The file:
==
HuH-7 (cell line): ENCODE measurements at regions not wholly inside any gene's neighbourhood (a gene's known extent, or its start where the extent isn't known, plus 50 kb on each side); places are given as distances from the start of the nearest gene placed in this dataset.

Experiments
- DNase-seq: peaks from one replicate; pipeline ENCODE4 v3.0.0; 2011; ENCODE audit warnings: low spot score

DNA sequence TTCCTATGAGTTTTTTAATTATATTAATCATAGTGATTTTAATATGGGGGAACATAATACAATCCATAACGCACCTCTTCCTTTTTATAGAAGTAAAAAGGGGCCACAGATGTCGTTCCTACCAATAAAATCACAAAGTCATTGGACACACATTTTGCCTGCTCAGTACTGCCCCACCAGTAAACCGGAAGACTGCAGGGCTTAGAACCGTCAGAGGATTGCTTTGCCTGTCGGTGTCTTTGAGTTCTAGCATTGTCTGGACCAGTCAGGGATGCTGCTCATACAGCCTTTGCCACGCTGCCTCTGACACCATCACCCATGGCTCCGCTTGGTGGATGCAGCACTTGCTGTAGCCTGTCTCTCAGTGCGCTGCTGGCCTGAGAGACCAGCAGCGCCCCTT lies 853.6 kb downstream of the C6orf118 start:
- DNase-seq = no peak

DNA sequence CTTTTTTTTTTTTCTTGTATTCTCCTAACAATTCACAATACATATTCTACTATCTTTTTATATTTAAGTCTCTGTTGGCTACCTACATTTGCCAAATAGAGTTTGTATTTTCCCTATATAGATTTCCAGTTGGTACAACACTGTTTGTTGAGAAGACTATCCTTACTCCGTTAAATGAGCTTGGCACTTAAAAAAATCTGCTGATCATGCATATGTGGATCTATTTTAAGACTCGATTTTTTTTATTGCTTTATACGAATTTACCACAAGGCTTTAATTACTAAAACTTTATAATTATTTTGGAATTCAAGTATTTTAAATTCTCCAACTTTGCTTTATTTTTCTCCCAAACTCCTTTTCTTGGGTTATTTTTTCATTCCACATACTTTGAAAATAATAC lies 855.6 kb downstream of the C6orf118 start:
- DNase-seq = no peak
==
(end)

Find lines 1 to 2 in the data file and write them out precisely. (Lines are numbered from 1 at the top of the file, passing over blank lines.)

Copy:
HuH-7 (cell line): ENCODE measurements at regions not wholly inside any gene's neighbourhood (a gene's known extent, or its start where the extent isn't known, plus 50 kb on each side); places are given as distances from the start of the nearest gene placed in this dataset.

Experiments